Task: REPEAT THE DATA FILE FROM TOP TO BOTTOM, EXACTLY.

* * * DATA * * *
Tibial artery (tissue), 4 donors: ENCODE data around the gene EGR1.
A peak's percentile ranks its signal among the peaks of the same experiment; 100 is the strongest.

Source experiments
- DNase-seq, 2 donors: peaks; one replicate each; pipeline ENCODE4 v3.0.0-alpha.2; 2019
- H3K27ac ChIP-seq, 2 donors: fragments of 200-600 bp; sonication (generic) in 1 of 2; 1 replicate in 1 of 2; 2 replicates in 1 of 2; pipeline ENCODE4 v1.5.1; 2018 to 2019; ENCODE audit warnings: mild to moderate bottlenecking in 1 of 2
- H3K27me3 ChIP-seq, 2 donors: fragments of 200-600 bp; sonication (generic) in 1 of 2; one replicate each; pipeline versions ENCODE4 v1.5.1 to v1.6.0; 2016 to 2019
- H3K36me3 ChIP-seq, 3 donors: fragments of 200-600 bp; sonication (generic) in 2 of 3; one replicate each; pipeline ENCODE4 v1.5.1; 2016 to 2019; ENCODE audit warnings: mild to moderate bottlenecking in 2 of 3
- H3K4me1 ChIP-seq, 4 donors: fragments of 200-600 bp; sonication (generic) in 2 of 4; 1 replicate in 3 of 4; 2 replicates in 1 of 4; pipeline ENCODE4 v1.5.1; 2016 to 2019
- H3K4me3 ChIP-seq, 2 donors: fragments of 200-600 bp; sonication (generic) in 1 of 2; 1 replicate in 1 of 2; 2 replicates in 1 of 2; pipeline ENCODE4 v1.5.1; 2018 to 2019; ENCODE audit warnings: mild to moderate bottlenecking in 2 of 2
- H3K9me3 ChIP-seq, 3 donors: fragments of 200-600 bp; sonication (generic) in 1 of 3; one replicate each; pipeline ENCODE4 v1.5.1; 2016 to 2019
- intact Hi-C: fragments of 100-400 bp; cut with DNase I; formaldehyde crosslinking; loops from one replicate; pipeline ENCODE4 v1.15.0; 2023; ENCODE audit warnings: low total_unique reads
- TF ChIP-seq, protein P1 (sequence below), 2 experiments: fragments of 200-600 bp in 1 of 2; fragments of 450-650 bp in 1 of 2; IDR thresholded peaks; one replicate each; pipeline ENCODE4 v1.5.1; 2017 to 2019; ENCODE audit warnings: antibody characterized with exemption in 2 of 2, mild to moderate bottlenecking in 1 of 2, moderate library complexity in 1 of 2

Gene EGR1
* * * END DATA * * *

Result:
Tibial artery (tissue), 4 donors: ENCODE data around the gene EGR1.
A peak's percentile ranks its signal among the peaks of the same experiment; 100 is the strongest.

Source experiments
- DNase-seq, 2 donors: peaks; one replicate each; pipeline ENCODE4 v3.0.0-alpha.2; 2019
- H3K27ac ChIP-seq, 2 donors: fragments of 200-600 bp; sonication (generic) in 1 of 2; 1 replicate in 1 of 2; 2 replicates in 1 of 2; pipeline ENCODE4 v1.5.1; 2018 to 2019; ENCODE audit warnings: mild to moderate bottlenecking in 1 of 2
- H3K27me3 ChIP-seq, 2 donors: fragments of 200-600 bp; sonication (generic) in 1 of 2; one replicate each; pipeline versions ENCODE4 v1.5.1 to v1.6.0; 2016 to 2019
- H3K36me3 ChIP-seq, 3 donors: fragments of 200-600 bp; sonication (generic) in 2 of 3; one replicate each; pipeline ENCODE4 v1.5.1; 2016 to 2019; ENCODE audit warnings: mild to moderate bottlenecking in 2 of 3
- H3K4me1 ChIP-seq, 4 donors: fragments of 200-600 bp; sonication (generic) in 2 of 4; 1 replicate in 3 of 4; 2 replicates in 1 of 4; pipeline ENCODE4 v1.5.1; 2016 to 2019
- H3K4me3 ChIP-seq, 2 donors: fragments of 200-600 bp; sonication (generic) in 1 of 2; 1 replicate in 1 of 2; 2 replicates in 1 of 2; pipeline ENCODE4 v1.5.1; 2018 to 2019; ENCODE audit warnings: mild to moderate bottlenecking in 2 of 2
- H3K9me3 ChIP-seq, 3 donors: fragments of 200-600 bp; sonication (generic) in 1 of 3; one replicate each; pipeline ENCODE4 v1.5.1; 2016 to 2019
- intact Hi-C: fragments of 100-400 bp; cut with DNase I; formaldehyde crosslinking; loops from one replicate; pipeline ENCODE4 v1.15.0; 2023; ENCODE audit warnings: low total_unique reads
- TF ChIP-seq, protein P1 (sequence below), 2 experiments: fragments of 200-600 bp in 1 of 2; fragments of 450-650 bp in 1 of 2; IDR thresholded peaks; one replicate each; pipeline ENCODE4 v1.5.1; 2017 to 2019; ENCODE audit warnings: antibody characterized with exemption in 2 of 2, mild to moderate bottlenecking in 1 of 2, moderate library complexity in 1 of 2

Gene EGR1